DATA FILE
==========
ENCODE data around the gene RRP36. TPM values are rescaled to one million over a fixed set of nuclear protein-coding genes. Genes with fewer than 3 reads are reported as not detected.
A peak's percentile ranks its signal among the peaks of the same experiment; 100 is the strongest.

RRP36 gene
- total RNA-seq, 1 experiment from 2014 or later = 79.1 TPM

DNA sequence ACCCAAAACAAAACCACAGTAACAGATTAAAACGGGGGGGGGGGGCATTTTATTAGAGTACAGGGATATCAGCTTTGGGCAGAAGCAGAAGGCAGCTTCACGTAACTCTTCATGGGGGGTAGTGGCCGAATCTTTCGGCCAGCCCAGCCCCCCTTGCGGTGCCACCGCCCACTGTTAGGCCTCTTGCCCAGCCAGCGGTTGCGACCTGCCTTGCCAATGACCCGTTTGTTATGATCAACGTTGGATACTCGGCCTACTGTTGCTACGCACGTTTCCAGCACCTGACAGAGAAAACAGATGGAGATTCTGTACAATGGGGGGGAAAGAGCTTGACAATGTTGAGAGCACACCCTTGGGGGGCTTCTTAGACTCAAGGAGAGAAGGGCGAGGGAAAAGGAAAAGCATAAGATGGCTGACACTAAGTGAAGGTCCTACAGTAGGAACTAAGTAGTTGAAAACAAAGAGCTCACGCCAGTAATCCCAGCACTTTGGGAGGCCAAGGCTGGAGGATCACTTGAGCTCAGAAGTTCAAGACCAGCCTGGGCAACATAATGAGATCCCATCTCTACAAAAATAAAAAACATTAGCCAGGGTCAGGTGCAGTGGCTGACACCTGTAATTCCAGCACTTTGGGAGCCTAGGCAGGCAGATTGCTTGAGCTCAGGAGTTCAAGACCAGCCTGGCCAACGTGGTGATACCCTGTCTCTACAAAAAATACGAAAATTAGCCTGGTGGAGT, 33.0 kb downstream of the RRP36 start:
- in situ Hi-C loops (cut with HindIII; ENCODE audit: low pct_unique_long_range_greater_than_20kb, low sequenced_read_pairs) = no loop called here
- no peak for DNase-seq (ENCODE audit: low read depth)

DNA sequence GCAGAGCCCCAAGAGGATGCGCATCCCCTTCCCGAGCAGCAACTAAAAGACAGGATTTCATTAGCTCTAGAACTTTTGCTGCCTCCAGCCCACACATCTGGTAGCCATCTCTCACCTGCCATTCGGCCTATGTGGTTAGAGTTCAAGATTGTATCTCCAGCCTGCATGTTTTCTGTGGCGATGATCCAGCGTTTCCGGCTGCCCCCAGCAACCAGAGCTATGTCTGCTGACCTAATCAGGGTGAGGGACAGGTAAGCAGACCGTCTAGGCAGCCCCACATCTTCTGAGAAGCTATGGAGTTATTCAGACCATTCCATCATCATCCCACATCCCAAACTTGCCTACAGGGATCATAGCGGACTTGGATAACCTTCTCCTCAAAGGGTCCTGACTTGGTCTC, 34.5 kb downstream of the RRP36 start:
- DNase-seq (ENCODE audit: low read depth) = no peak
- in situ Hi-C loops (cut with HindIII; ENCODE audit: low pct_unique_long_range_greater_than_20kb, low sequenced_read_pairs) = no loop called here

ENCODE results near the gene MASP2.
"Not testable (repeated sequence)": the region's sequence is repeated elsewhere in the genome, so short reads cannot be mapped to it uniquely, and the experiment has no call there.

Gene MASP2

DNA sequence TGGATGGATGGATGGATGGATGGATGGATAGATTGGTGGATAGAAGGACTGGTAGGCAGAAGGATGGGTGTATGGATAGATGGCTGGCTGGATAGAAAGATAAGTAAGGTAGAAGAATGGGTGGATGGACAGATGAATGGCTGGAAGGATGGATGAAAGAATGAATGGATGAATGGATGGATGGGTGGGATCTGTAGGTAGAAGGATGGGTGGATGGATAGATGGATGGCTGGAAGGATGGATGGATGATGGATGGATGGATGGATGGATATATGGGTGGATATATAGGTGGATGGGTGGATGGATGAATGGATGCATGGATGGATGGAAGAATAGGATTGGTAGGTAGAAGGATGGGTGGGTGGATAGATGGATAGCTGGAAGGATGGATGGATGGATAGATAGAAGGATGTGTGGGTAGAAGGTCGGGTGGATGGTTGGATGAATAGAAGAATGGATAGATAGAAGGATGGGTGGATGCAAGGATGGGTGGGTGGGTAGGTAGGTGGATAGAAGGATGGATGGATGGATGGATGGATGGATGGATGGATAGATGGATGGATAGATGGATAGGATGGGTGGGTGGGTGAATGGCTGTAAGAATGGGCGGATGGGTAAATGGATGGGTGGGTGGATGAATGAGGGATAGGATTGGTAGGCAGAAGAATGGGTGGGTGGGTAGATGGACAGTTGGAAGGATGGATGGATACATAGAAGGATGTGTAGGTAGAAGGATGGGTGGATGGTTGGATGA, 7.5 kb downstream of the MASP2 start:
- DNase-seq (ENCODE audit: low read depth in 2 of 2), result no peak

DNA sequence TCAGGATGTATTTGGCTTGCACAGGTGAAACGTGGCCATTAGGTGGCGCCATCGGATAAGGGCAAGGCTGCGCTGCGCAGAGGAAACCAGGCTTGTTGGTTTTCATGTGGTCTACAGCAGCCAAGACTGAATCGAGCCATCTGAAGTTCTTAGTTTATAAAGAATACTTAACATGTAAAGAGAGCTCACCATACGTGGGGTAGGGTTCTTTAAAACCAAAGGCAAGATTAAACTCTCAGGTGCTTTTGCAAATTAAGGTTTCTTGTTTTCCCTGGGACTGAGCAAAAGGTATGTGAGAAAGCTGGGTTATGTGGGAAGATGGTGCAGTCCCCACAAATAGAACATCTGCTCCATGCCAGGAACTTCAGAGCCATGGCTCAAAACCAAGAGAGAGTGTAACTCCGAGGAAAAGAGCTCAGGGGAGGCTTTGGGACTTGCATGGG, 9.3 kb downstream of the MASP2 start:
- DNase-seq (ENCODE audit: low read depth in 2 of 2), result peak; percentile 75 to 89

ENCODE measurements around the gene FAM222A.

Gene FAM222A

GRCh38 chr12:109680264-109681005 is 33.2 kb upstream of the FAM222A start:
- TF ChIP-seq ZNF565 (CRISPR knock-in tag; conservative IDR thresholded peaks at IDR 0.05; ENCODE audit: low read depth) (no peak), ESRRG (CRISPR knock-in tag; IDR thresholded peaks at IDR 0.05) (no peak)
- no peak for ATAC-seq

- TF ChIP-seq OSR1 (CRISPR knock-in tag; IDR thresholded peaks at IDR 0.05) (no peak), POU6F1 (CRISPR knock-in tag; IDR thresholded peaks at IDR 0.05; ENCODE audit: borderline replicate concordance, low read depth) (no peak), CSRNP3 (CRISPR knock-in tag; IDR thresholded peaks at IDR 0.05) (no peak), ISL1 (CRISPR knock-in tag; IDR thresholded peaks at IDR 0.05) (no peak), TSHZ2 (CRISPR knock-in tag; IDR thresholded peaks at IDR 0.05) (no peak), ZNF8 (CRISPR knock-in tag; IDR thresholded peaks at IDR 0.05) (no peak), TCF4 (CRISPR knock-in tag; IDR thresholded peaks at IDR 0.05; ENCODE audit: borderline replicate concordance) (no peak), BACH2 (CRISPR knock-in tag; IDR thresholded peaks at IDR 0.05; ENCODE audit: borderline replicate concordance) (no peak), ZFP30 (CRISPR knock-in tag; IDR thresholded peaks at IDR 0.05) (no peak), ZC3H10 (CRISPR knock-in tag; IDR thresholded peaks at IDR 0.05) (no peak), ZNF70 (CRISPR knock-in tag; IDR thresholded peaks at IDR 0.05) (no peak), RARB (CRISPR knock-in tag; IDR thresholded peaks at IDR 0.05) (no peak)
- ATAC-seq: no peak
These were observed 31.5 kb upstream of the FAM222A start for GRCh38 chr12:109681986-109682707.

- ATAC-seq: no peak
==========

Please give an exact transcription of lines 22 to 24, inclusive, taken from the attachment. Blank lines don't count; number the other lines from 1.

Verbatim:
- no peak for ATAC-seq

- TF ChIP-seq OSR1 (CRISPR knock-in tag; IDR thresholded peaks at IDR 0.05) (no peak), POU6F1 (CRISPR knock-in tag; IDR thresholded peaks at IDR 0.05; ENCODE audit: borderline replicate concordance, low read depth) (no peak), CSRNP3 (CRISPR knock-in tag; IDR thresholded peaks at IDR 0.05) (no peak), ISL1 (CRISPR knock-in tag; IDR thresholded peaks at IDR 0.05) (no peak), TSHZ2 (CRISPR knock-in tag; IDR thresholded peaks at IDR 0.05) (no peak), ZNF8 (CRISPR knock-in tag; IDR thresholded peaks at IDR 0.05) (no peak), TCF4 (CRISPR knock-in tag; IDR thresholded peaks at IDR 0.05; ENCODE audit: borderline replicate concordance) (no peak), BACH2 (CRISPR knock-in tag; IDR thresholded peaks at IDR 0.05; ENCODE audit: borderline replicate concordance) (no peak), ZFP30 (CRISPR knock-in tag; IDR thresholded peaks at IDR 0.05) (no peak), ZC3H10 (CRISPR knock-in tag; IDR thresholded peaks at IDR 0.05) (no peak), ZNF70 (CRISPR knock-in tag; IDR thresholded peaks at IDR 0.05) (no peak), RARB (CRISPR knock-in tag; IDR thresholded peaks at IDR 0.05) (no peak)
- ATAC-seq: no peak